1

I'm designing a user interface, which will contain fields that the user can edit.

Each field can have 4 states:

  • Unchanged (field has the same value).
  • Added (field has a value, where it didn't before).
  • Deleted (field used to have a value, and now it doesn't).
  • Edited (field has different value to before).

I have decided that each state will affect the colour of the field, for example:

Unchanged

Unchanged

Added

Added

Deleted

Deleted

I can't figure out which colour should be used for the 'edited' fields. I don't think yellow would work, as it is hard to see on a light background, and may convey the wrong message.

I'm a programmer, not a designer. So is there a colour that is normally used for 'changed'? Any suggestions or answers would be much appreciated!

(Regarding people with colour blindness, this is only a slight visual cue, the actual information on what has been changed will also be available in a database, this is just to aid the team currently working on this form to help make their job easier).

3

Based on pseudo standart in the diffing world, you could use yellow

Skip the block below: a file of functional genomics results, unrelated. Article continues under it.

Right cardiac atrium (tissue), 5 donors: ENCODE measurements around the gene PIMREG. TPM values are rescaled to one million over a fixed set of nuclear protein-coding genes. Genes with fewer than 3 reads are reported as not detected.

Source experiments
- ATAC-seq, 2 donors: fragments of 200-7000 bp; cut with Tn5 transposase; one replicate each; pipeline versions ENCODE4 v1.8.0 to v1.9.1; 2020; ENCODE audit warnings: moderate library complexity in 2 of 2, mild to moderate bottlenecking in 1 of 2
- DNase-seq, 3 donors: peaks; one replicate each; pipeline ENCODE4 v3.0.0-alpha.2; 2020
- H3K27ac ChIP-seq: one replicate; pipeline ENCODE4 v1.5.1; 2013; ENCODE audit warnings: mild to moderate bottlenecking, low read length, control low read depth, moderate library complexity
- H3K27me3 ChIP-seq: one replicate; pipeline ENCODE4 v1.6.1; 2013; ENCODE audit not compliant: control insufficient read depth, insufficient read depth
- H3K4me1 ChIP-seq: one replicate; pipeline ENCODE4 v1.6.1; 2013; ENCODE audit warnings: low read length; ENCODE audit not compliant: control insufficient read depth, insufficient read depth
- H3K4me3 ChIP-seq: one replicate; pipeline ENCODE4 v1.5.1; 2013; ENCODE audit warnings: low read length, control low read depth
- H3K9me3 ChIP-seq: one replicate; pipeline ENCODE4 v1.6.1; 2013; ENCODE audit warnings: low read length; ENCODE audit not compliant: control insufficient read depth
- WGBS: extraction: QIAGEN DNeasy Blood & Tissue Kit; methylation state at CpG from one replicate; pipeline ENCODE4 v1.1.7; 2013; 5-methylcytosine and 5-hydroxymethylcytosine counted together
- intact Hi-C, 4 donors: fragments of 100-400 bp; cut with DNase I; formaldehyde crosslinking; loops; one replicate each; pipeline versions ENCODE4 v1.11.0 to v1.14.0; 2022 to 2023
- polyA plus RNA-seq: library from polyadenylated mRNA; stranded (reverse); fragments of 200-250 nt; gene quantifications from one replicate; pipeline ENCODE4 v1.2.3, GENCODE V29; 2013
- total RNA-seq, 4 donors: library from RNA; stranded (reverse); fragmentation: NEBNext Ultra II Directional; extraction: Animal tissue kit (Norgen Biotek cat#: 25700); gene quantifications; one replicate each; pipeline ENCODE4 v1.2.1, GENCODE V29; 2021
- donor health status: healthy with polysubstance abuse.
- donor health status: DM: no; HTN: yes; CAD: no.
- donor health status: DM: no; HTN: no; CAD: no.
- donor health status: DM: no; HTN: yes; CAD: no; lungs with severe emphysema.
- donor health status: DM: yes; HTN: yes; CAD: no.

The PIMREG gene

enter image description here

But the real question here is why do you need to show that on the field level.

Usually field colors are used for validations purposes and assiociated with a certain meaning.

  • Red = errors -> usually accompanied by a error message.
  • Green = acceptable value
  • ...

Here you are strechting the use of fields colors, so with the little context you gave us, I’d reconsider the design approach towards something like a diffing preview or something (cf the screenshot).

  • In this case, validation isn't really necessary, as we just need to capture whatever the user enters, regardless of what that value is. The important thing for the user is knowing what has changed between the data loading on the form, and their current situation. If this was any other scenario, I would use it for validation purposes, however this is what we have been asked to produce. Thanks for the help, I'll use a slightly dark yellow, see how that goes. (Also, how did I not think of looking at a diff view??) – Jessica Ward Jul 13 '18 at 13:28

Your Answer

By clicking “Post Your Answer”, you agree to our terms of service, privacy policy and cookie policy

Not the answer you're looking for? Browse other questions tagged or ask your own question.